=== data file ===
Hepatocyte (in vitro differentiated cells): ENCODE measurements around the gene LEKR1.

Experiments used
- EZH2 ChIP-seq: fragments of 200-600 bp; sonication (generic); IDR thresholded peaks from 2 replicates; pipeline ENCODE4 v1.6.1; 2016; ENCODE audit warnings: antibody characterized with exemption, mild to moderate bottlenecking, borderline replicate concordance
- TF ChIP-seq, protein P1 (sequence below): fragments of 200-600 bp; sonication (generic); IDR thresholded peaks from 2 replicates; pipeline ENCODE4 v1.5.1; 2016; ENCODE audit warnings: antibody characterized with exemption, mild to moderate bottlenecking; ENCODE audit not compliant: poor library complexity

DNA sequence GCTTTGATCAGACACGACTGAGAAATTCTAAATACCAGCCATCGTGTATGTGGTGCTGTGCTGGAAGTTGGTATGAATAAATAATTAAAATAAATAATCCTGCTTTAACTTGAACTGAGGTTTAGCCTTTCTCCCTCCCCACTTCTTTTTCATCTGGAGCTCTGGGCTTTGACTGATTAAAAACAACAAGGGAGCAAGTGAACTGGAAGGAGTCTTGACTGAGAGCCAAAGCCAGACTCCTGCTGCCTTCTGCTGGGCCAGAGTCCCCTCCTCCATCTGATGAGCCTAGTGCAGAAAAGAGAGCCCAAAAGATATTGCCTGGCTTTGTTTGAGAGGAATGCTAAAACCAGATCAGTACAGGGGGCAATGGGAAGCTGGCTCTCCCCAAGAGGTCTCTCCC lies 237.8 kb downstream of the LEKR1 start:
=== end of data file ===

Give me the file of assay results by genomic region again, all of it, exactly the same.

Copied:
Hepatocyte (in vitro differentiated cells): ENCODE measurements around the gene LEKR1.

Experiments used
- EZH2 ChIP-seq: fragments of 200-600 bp; sonication (generic); IDR thresholded peaks from 2 replicates; pipeline ENCODE4 v1.6.1; 2016; ENCODE audit warnings: antibody characterized with exemption, mild to moderate bottlenecking, borderline replicate concordance
- TF ChIP-seq, protein P1 (sequence below): fragments of 200-600 bp; sonication (generic); IDR thresholded peaks from 2 replicates; pipeline ENCODE4 v1.5.1; 2016; ENCODE audit warnings: antibody characterized with exemption, mild to moderate bottlenecking; ENCODE audit not compliant: poor library complexity

DNA sequence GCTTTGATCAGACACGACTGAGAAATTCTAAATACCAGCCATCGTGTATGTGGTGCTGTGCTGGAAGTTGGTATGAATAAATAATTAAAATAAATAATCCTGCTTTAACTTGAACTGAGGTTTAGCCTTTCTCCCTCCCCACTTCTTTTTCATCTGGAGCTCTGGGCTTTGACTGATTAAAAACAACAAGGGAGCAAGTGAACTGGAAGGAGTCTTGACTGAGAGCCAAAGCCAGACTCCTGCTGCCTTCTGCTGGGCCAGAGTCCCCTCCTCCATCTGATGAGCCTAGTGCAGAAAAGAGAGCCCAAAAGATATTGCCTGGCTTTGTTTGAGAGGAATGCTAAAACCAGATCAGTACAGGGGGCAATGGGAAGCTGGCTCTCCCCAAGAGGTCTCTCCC lies 237.8 kb downstream of the LEKR1 start: